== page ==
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The Infidel Stain

The Infidel Stain

Written by Miranda Carter — London, 1841. It’s the fourth year of Queen Victoria’s reign and the city is riven by the first stirrings of proper democracy. The Chartists have put forward a six-point pathway which will, if adopted, totally reform the way in which the country is governed. Against this backdrop we have what seems to be a[…]

Scratch the Surface

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Written by Josh K Stevens — Midwest gangster Deuce Walsh is having a bad day. He woke up beaten and with a gun shot wound, in an abandoned factory on the edge of town. The two men he’s just killed weren’t goons for the Chianti brothers coming to finish the job their bosses started, but two innocent[…]

Sherlock Holmes and the Eye of Mad Bear

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Written by John Elvin — Every so often crime fiction lovers stage that old debate – should the famous characters of the genre be laid to rest with their authors when they pass on, or can we allow other writers to take them up and give them new mysteries to solve? John Elvin is clearly in[…]

Hidden

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Written by Emma Kavanagh — 2015 is looking like the year of the psychological thriller, with a string of new novels giving crime fiction lovers a view deep into the hearts and minds of criminals and cops alike. Our latest list of Recommended books (right) includes several psychological thrillers by female British authors. Could Welsh writer Emma Kavanagh’s latest, Hidden,[…]

The Lie

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Written by CL Taylor — There are so many crime fiction book series these days that it’s refreshing to come across an author who likes writing one-off psychological thrillers. The Lie is CL Taylor’s second novel, and is a book that will grab you from the very first sentence, never letting go until the final full stop. Normal life[…]

Child 44

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Written by Tom Rob Smith — First published in 2008, Child 44 put Tim Rob Smith on the map as an author of taut, gritty crime fiction. Like Gorky Part, it used Soviet Russia as its backdrop – with all the nuances of communist justice. Also like Gorky Park it’s now been adapted for film, with Tom Hardy,[…]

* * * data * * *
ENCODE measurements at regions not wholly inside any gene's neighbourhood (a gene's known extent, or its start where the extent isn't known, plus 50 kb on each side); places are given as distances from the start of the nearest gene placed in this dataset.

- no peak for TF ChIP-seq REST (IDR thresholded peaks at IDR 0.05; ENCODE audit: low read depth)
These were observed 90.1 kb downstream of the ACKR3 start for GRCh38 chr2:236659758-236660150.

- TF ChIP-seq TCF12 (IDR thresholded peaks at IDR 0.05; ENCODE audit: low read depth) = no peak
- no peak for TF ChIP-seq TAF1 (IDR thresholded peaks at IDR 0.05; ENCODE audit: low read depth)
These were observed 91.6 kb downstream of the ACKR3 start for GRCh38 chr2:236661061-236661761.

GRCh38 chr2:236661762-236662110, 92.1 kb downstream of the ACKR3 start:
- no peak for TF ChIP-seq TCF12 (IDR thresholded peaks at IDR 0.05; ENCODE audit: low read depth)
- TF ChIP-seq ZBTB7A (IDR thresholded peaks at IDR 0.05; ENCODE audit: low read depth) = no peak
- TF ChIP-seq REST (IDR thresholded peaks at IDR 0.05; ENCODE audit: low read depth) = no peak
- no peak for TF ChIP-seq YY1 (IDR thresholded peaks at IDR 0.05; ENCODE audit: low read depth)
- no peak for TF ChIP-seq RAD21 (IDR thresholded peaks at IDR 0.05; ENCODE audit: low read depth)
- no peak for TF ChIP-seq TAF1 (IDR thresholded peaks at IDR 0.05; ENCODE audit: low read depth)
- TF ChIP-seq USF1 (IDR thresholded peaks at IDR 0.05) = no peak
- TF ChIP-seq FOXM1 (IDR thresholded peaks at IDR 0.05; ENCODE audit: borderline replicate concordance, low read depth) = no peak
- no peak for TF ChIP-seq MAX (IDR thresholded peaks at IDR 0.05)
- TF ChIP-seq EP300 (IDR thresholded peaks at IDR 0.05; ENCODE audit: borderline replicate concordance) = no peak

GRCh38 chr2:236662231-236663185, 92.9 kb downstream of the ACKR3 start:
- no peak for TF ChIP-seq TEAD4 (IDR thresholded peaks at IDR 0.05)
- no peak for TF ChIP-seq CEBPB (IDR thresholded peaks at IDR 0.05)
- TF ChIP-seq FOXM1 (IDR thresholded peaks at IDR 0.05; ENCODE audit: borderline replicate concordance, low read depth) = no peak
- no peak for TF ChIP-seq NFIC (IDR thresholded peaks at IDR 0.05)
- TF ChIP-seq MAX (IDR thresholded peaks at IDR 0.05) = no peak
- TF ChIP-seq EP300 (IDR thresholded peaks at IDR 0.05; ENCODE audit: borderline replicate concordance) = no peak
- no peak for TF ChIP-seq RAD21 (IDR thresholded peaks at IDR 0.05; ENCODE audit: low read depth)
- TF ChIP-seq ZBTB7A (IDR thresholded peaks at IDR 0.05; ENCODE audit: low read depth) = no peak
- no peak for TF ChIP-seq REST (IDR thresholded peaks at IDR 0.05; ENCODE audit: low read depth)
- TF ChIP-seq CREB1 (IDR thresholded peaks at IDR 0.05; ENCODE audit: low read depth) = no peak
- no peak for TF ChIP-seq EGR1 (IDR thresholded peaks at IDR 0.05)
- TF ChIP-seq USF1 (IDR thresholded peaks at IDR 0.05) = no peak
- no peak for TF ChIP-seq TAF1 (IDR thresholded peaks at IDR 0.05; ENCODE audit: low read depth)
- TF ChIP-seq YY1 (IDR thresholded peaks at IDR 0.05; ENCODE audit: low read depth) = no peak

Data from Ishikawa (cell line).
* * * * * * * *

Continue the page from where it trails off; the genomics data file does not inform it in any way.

Double Mortice

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Written by Bill Daly — Double Mortice is the much anticipated sequel to the gritty Glasgow procedural Black Mail, and sees the return of long-in-the-tooth DCI Charlie Anderson, still one step away from retirement. It’s a compelling tale that shows us Glasgow’s face of affluent gentility as well as the violent underbelly of a modern city. Michael Gibson[…]

The Father

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Written by Tom O Keenan — Sean Rooney is as much of a mess it’s possible for a person to be. That he’s not a corpse is a miracle in itself. He used to be a forensic profiler, but a life pursuing psychopathic killers took its toll and he quietly retired. Now he’s trying to drink[…]

Time of Death

Time of Death

Written by Mark Billingham — Crime fiction’s grumpiest copper is back. DI Tom Thorne has recovered from his ordeal on the remote island of Bardsey (read our review of The Bones Beneath) and is enjoying some long overdue family time. With his partner, fellow officer Helen Weeks, he’s trying to make the best of the[…]

No Other Darkness

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Written by Sarah Hilary — Two little boys huddle together in the darkness, the older boy trying his best to be brave for his younger brother. No toy-filled bedroom for these two; instead, they are in a small, bare box-like structure, lying on basic bedding, a bucket for a toilet and no windows to brighten[…]

Sleeping Dogs

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Written by Thomas Mogford — Gibraltan lawyer Spike Sanguinetti is back for a fourth book in this series by Thomas Mogford. Following the violent events of the previous book, Hollow Mountain, Spike is in Corfu to meet up with his legal partner Peter Galliano. He’s taken his curmudgeonly father Rufus and his sometimes girlfriend detective Jessica Navarro with him.[…]

Thieves Fall Out

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Written by Gore Vidal — Over the last few years Hard Case Crime has successfully unearthed some lost novels and re-introduced them with attractive throwback pulp covers. Novels such as The Comedy is Finished (written by Donald E Westlake), The Cocktail Waitress (James M Cain) and Grave Descend (Michael Crichton) have all proved popular with[…]

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